Head to head: Will the All Whites beat the fifth-best South American team?
LIAM HYSLOP AND ANDREW VOERMAN
With New Zealand's win over the Solomon Islands in Oceania World Cup qualifying, they have set up a November playoff with the fifth-placed team from South America for a spot at the 2018 World Cup in Russia. Our writers debate if they stand any chance at all against what could be one of the powerhouses of world football.
YES - Anything is possible in football - LIAM HYSLOP
Peru, welcome to Wellington.
That's the team the All Whites can beat in the intercontinental playoff.
Peru have ridden a wave of good form in recent times, winning their last three games on the trot, including a 2-1 triumph away to Ecuador to move into fourth on the South American World Cup qualifying ladder.
That makes them tough opposition, particularly at home in Lima.
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But what they do offer is relative inexperience in high-pressure games. The last time they qualified for the World Cup was in 1982 - even the All Whites have an appearance since then. They also went out at the quarterfinal stage of last year's Copa America, going down on penalties to Colombia after finishing top of their group (ahead of both Ecuador and Brazil).
If New Zealand hold an advantage going into the second leg, then the pressure on them from their home crowd could prove too much.
I'm a realist though, I know how hard this will be for the All Whites, even against Peru.
It would only get harder against the likes of Argentina, Chile or Uruguay, with their international stars who hold a wealth of big-game experience.
That's not to say those teams are unbeatable though. Argentina have struggled mightily throughout qualifying. They felt the pressure of the home crowd when drawing with Venezuela, a team which has won just once in 16 qualifying games.
After recent games in which Luxembourg held France to a 0-0 draw in European qualifying and war-torn Syria made it through to a playoff with Australia in Asian qualifying, it seems like a good enough time as any to start dreaming of an upset.
The All Whites are also a much better team than they were when getting thrashed 9-3 by Mexico in this playoff in 2013. So long as they have Chris Wood, Winston Reid and Ryan Thomas all available, then they stand a chance of nabbing a result at home and holding on for dear life in the second leg.
Wood has developed into a top-level striker and is scoring in the English Premier League for Burnley.
Reid is such a key player. He's a world-class defender, the captain and lifts players around him. The All Whites have sorely missed him in recent times, but if fit, he gives this team a massive boost.
I won't go out and say they will make the World Cup, but with a full-strength team I think they are capable of pushing any team they come up against.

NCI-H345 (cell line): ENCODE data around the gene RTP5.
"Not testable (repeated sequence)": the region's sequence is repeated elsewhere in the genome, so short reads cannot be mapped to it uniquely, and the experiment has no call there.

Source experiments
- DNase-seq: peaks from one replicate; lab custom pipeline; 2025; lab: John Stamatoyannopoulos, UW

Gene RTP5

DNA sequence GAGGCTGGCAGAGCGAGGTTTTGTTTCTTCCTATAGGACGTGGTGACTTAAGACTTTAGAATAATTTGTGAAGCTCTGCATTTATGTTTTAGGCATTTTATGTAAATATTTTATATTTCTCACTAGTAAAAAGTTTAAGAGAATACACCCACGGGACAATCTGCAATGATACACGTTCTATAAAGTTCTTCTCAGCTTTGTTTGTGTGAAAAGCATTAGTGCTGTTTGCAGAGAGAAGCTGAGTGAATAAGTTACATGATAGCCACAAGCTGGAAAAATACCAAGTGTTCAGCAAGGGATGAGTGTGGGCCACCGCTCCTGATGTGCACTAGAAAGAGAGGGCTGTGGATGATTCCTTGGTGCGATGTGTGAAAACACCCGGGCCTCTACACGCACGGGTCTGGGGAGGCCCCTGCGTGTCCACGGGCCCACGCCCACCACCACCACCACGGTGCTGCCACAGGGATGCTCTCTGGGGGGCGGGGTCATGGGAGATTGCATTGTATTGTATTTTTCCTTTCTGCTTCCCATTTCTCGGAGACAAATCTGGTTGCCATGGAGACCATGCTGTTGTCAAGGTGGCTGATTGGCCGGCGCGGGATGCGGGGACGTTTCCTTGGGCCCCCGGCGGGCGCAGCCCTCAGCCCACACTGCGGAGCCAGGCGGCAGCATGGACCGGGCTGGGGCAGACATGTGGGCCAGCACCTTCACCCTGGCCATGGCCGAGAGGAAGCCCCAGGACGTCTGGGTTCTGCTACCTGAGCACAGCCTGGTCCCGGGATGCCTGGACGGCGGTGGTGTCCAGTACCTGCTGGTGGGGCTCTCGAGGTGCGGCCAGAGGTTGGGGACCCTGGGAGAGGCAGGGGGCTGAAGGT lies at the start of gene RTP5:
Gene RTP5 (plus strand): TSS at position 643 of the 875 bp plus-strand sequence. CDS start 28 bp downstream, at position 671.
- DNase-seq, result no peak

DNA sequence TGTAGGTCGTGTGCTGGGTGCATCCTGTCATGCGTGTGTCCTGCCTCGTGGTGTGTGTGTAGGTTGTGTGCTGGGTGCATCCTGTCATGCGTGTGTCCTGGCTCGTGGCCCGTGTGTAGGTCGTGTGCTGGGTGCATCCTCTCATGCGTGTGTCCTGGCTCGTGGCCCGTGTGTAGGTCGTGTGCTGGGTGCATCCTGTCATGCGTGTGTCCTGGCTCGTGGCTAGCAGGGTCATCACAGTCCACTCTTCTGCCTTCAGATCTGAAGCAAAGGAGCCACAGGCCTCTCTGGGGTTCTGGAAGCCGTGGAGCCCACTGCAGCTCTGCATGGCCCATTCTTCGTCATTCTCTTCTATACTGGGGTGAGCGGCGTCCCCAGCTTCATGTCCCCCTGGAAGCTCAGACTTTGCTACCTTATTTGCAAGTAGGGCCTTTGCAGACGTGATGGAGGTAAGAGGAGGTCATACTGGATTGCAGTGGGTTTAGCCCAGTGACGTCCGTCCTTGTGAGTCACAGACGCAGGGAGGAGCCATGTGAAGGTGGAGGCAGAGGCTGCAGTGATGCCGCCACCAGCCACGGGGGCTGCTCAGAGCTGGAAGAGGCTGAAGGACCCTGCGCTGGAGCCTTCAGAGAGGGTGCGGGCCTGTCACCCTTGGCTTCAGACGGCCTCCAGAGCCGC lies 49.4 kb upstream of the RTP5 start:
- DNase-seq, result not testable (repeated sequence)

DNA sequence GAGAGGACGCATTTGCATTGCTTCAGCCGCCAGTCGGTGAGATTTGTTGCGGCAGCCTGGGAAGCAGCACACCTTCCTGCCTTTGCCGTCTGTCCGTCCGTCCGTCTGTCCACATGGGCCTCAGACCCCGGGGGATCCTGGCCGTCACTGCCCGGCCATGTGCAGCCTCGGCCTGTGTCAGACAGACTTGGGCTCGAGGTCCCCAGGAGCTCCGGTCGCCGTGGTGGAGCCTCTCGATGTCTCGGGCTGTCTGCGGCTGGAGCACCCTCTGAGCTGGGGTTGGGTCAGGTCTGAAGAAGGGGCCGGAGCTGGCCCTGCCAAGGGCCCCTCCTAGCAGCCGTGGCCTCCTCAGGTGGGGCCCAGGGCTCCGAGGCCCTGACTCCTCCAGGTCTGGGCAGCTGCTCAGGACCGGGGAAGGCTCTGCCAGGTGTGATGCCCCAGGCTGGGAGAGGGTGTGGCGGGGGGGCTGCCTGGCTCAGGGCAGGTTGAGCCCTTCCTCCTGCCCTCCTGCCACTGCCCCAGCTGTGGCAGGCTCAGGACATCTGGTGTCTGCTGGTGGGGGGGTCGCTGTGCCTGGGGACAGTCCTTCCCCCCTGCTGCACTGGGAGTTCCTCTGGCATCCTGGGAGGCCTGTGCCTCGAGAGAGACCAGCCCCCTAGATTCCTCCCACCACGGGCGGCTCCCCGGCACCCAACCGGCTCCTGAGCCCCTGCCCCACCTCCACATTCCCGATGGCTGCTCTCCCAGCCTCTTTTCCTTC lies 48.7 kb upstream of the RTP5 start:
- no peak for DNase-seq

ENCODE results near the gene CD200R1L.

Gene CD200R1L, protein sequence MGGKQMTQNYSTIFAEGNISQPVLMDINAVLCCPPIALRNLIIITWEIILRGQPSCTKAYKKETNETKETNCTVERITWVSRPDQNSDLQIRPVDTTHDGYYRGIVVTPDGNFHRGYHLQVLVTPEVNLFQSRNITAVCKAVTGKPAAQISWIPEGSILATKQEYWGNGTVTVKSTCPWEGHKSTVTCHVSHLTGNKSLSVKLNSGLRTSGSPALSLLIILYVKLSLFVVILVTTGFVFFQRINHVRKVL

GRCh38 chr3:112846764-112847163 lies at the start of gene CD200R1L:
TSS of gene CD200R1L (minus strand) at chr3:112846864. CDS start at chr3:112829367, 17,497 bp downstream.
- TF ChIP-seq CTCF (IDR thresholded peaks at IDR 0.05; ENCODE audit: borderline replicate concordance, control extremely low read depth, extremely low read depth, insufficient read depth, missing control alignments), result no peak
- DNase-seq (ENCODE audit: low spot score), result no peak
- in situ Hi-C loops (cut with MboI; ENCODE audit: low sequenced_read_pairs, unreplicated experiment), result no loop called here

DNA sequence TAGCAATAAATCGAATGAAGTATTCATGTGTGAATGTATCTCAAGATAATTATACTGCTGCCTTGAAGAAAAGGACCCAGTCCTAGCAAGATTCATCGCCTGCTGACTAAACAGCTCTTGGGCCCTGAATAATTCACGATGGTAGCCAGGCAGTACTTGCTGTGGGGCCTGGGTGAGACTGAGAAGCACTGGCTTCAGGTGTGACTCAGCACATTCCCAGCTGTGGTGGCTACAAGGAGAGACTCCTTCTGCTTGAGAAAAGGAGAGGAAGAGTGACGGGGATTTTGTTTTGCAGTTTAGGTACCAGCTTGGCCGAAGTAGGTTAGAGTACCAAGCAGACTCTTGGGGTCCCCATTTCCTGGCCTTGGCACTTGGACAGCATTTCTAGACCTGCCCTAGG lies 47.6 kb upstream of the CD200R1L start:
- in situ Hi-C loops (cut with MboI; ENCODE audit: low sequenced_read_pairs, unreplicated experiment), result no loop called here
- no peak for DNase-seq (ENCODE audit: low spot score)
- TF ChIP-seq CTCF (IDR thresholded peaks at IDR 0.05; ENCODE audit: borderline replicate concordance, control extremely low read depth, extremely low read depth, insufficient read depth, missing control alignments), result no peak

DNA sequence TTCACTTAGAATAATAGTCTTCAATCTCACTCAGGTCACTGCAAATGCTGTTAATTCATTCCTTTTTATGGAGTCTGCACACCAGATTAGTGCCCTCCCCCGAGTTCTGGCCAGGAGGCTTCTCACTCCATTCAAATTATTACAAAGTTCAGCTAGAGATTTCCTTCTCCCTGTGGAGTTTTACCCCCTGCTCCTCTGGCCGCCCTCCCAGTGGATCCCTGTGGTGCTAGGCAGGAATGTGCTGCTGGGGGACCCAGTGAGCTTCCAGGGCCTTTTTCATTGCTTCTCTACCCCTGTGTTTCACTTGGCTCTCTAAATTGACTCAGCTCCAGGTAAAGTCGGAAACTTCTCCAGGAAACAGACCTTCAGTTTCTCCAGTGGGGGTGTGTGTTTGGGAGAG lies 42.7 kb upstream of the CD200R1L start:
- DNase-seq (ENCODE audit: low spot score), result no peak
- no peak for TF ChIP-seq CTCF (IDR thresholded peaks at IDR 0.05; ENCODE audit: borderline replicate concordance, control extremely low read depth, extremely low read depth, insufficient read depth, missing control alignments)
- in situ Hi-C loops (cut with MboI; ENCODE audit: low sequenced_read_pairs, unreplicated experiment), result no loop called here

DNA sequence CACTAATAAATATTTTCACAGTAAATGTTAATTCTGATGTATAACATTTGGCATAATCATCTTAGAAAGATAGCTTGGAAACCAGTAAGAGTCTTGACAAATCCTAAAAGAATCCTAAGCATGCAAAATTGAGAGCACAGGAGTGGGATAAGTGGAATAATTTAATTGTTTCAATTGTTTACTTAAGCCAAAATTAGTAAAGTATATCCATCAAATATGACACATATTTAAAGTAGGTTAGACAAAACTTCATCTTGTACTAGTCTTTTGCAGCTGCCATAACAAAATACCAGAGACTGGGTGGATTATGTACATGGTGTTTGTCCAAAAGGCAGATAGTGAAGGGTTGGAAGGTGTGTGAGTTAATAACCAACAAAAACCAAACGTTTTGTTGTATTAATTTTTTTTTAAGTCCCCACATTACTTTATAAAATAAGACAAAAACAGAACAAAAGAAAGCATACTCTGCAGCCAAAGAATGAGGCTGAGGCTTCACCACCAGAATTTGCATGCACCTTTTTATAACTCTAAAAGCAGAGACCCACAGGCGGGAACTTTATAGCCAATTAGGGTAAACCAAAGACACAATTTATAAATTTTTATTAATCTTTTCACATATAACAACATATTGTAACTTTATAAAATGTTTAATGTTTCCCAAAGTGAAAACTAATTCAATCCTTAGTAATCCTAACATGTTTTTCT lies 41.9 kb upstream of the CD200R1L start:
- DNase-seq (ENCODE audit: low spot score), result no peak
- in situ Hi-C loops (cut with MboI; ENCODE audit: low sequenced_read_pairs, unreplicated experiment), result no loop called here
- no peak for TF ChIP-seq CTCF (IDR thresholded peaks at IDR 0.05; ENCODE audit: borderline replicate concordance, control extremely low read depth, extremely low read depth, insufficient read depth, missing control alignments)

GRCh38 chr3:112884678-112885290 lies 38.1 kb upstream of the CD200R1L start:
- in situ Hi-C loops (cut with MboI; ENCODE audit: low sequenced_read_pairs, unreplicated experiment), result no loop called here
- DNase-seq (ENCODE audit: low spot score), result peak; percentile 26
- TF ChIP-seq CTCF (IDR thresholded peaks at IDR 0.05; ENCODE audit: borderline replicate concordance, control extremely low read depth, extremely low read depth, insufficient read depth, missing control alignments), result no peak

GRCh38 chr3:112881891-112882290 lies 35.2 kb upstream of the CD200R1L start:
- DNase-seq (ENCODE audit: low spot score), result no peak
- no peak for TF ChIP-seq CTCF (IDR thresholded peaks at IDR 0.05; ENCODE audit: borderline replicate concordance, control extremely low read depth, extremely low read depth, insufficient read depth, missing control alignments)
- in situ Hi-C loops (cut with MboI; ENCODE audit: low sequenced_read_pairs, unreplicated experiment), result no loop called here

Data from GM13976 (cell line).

NO - Sorry lads, but you've got no chance - ANDREW VOERMAN
As things stand, the All Whites won't be going to next year's World Cup.
That's not to belittle the players, who believe firmly that they can get there, and who will give their all in November as they try to, but that's how it looks from the sideline, and it's not really their fault.
It's mostly bad luck, that when the draw was made in July 2015, Oceania got stuck with the fifth-best team from South America (Conmebol), not the fifth-best team from Asia, or the fourth-best team from North and Central America (Concacaf) .
If the 32 countries at the World Cup were decided solely by Fifa's rankings, the fifth-best team from Conmebol would make it (Peru, 15th); but the fifth-best from Asia (Saudi Arabia, 59th) and the fourth-best from Concacaf (Haiti, 55th) wouldn't be close, and that could be all the difference.
In the past four cycles, Uruguay finished fifth in Conmebol and had to play off, but still made the 2002, 2010, and 2014 events. When they missed out in 2006, it was to Australia's golden generation, on penalties.
The current crop of All Whites are not (yet) a golden generation, and that's what it would take to upset Peru, or Chile, or Argentina, the three most likely opponents. Perhaps they will reveal themselves to be one over the next nine weeks, but that would be one hell of a final act twist.
Watching some of the recent international action, such as Australia's matches against Japan and Thailand, or Argentina's against Uruguay and Venezuela, and comparing them to the All Whites at the Confederations Cup in June, the only possible conclusion was that the Kiwis are a long way off.
The case for them improving consists of three things - that they weren't actually that far away, that they weren't as fit as they could be, and that they were missing Winston Reid.
The return of Reid might make the biggest difference. His presence would give the entire defence a lift, and he would cover for his partners and make their faults less obvious.
As for fitness, well, it is true that players are fresher in November than in June. But will that suddenly help them press as a cohesive unit? It's not as if they were run off their feet in Russia.
Finally, there's the idea that the All Whites are close already, driven by the coach's fanciful belief, restated just last week, that they were "the more dominant team" when they lost 2-1 to Mexico in June.
In the first half, the All Whites had six shots to Mexico's five, and three on target to their one, and deserved to lead 1-0. But in the second half, they had four to Mexico's 17, and one on target to their nine.
They were dominated far more than they were dominant, and if that is the performance that is meant to give the country hope, then it is only fair to say that there is none.